By Father Stanley Plutz SVD
We rejoice that we Divine Word Missionaries have four martyrs!
On June 13, 1999, in Warsaw, Pope John Paul II declared Divine Word Missionaries Gregory Frąckowiak, Louis Mzyk, Aloysius Liguda and Stanislaus Kubista “blessed,” together with 104 other people who died for Christ.
During World War II, the Nazis martyred these four holy men in concentration camps.
Physical and mental suffering marked the days of concentration camp prisoners. A common thread in concentration camp life is what’s called a starvation diet, which often consisted of no more than a piece of bread and soup of a few green leaves and a small potato.
Despite malnutrition, the prisoners had to work hard, shoveling snow in winter. In the spring and summer, they raised the green leafy plants and potatoes for their soup and dug drainage canals in the camp, fields and gardens.
There was endless marching and constant singing of Nazi songs. Beatings occurred at the whim of the guards. The prisoners frequently heard themselves, especially the priests, cursed and degraded.
Gregory Frąckowiak, Louis Mzyk, Aloysius Liguda and Stanislaus Kubista had each come from large families and had Catholic upbringings. Three were ordained priests and one consecrated himself totally to God as a professed religious brother.
The priests studied in Divine Word seminaries. Brother Gregory worked as a professional book binder in a printing press of a mission house of the Society.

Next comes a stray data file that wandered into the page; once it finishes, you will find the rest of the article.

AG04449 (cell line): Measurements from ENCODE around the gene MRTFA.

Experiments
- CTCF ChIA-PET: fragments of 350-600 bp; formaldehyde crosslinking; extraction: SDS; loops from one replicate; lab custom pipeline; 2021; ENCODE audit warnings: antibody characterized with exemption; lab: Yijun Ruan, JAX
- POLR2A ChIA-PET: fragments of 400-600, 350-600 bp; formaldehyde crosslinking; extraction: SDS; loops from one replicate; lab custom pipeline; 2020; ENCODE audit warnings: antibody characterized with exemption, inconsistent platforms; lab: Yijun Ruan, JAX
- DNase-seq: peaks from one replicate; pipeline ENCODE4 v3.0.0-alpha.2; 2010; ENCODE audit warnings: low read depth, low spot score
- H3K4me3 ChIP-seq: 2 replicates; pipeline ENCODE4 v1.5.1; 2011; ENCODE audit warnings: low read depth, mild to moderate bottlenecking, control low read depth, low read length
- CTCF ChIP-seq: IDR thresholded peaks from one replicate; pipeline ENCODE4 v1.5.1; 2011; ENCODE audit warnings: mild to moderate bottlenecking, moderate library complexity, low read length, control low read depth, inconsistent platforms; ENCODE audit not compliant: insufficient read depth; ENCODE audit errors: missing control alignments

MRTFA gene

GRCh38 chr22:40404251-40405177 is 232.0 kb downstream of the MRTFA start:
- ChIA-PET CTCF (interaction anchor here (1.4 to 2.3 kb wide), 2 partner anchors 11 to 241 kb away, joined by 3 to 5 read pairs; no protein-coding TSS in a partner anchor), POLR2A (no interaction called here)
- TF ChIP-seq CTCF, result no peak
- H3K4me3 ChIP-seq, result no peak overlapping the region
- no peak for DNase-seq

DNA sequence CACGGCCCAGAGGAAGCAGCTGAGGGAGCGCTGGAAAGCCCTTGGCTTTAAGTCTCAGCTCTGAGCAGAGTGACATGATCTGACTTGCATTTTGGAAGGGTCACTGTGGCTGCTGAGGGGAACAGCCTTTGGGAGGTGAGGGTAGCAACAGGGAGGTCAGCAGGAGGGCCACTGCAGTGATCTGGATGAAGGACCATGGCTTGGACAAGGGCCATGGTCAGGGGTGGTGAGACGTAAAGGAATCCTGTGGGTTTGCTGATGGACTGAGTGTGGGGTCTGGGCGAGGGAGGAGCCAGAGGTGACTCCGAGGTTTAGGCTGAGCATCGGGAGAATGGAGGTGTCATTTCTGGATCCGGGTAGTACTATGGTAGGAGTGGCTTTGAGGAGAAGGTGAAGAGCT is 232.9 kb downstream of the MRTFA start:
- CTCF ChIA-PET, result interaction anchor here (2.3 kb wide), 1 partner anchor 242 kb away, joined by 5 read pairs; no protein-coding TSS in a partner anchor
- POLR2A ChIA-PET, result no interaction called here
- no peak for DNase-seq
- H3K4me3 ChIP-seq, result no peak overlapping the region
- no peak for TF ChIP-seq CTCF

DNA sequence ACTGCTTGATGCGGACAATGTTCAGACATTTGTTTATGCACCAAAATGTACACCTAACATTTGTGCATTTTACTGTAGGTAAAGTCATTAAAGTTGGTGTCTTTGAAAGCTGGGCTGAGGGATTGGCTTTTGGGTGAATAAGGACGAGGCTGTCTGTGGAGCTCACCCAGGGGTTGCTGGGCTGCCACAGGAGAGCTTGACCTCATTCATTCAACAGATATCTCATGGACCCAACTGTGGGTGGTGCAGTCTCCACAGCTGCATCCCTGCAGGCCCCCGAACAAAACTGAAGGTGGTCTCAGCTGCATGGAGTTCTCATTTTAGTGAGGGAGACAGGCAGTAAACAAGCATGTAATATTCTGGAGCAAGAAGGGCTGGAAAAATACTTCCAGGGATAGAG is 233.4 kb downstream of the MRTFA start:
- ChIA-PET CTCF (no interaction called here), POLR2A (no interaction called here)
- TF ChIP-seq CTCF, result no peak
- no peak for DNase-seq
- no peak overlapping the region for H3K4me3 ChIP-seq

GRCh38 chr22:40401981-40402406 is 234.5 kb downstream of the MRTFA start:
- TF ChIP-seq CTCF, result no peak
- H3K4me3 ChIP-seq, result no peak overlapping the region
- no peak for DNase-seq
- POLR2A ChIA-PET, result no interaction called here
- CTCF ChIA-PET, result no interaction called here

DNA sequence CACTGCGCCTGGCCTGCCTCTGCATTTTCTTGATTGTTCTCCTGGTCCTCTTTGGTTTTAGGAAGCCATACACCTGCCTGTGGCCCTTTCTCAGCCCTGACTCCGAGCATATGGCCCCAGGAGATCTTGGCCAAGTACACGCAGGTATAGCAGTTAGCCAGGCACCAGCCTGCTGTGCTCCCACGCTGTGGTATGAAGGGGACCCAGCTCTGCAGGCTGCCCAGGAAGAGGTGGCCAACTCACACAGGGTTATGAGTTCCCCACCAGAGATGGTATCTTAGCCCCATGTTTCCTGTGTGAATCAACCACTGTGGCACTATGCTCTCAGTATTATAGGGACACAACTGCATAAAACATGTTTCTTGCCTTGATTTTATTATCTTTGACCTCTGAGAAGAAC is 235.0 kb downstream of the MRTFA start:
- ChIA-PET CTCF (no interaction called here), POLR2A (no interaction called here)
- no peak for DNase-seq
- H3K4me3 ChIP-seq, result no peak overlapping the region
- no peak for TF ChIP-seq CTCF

Louis Mzyk’s father died during his son’s seminary studies, so the young Louis worked during vacations in the coal mine where his father had labored both to help pay for his studies and help his mother.
Aloysius Liguda and Stanislaus Kubista had to interrupt their studies for military service.
Louis received priestly ordination in Rome where his superiors had sent him for his theological studies and where he obtained a doctorate in theology. Aloysius and Stanislaus were ordained in Poland.
Father Mzyk received an assignment to become the first novice master of newly established Polish Province. Father Liguda was assigned to the Polish Province, as was Father Kubista even though they had wished for assignments to a foreign mission.
All four future martyrs worked in and for the Polish Province but in different ways. All promoted the mission of the Society of the Divine Word not in a foreign mission but in and from their home base in Poland.
We celebrate their feast day on June 12. This Holy Week, we offer their selfless examples for meditation. Tomorrow, we’ll feature Blessed Father Aloysius Liguda SVD.
Father Stanley Plutz SVD served as vice postulator for the Cause of the Canonization of St. Arnold Janssen. A native of Wisconsin and a missionary in the Philippines for decades, Father Plutz is the author of four books: “Our Founder: A Glimpse into the Inner Working of Our Founder’s Mind” (2002), The Sacred Heart of Jesus, Arnold Janssen Ardent Devotee” (2002), “Spirituality of Saint Arnold” (2004) and “St. Arnold Janssen Memories” (2004). This series of meditations is based upon one of Father Plutz’s earlier compositions.